• Multiple Days, Multiple Vehicles. In a lengthy, days-long surveillance, it’s wise to use more than one vehicle (we’ll sometimes rent a different vehicle from a local car rental agency, who have told us they have other PIs as clients who do the same thing).
  • Pick a Shady Spot. Vehicles are less noticeable in shady areas then in bright sunlight.
  • Select a Spot "Buried" Between Other Vehicles, if Possible: A vehicle sitting by itself is more noticeable than one in a string of parked cars.
  • Park on a Hill, if Possible: If there's a nearby "rise" in the terrain, have your fictional PI check it out as a suitable surveillance spot -- hills and higher terrains can give a bird's eye view of the area being surveilled.
  • Check for Overhead Views: When pre-selecting a surveillance spot, it's wise to check what people might see from overhead into the PI's vehicle (for example, is there a high-rise where residents can easily look down and see what's on the seats, dashboard, etc. of the surveillance vehicle?).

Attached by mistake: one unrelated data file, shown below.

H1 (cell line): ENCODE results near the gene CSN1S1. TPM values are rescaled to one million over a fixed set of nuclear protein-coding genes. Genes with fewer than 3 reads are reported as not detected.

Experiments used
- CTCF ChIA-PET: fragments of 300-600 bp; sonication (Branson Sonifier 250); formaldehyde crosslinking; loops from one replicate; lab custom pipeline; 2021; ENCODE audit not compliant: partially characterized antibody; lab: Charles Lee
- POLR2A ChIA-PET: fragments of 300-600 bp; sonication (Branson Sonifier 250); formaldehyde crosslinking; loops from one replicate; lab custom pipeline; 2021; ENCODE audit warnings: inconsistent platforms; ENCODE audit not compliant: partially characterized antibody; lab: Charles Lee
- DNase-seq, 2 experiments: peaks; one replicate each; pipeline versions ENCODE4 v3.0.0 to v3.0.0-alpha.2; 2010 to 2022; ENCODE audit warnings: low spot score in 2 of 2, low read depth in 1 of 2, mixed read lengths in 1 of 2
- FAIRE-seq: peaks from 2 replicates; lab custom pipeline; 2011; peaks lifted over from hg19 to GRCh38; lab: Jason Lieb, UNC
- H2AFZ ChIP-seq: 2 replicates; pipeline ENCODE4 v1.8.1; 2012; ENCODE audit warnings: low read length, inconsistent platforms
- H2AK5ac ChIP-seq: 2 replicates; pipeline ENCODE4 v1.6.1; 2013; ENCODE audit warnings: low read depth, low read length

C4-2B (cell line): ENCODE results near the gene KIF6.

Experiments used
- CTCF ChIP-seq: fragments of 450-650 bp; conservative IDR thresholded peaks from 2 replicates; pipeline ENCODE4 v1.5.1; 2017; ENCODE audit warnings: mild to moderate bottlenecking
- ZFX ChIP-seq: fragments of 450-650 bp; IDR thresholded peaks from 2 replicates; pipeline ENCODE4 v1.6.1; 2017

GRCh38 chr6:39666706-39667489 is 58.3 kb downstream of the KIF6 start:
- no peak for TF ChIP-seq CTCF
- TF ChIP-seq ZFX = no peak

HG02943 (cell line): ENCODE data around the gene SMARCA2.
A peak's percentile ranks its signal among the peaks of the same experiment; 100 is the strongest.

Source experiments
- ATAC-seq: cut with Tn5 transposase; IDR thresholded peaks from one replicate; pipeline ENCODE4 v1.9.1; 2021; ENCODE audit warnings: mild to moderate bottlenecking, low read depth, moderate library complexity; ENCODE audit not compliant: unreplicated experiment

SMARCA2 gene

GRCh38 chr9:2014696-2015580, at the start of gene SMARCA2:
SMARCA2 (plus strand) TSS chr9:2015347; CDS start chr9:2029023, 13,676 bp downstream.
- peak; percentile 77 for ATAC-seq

All of the above pre-surveillance tips can also be used in reverse -- your fictional PI, for example, might have forgotten to check for overhead views, and a snoopy building resident grabs a camera with a zoom lens and sees the name of the subject on a file in the PI's front seat.

Two additional tips

  • Park sitting "away" from the area being surveilled: A PI is less conspicuous if he/she is facing in the opposite direction of what they are surveilling (the PI then conducts the surveillance by viewing the building, etc. in the rear-view mirror, side mirrors).
  • Stay in the vehicle: It only draws attention to the PI when he sticks an arm out the window, gets out to stretch, or has a pizza delivery guy show up with a hot pizza for dinner (believe it or not, there was a case where a real-life PI did this, and he got seen by the subject, big surprise).
 (image copyright 2011 Colleen Collins)

(image copyright 2011 Colleen Collins)


Although there are all kinds of equipment and spyware a PI might use for surveillance, keep in mind the principle reason surveillance is done is to record the activity of the target. A PI’s equipment might be top-of-the-line, expensive and complicated, but the bottom line is the PI needs to watch, record, and preserve his observations so they can be attested to in a report and even in court. That said, a simple camera and a notepad can produce devastating results in surveillance.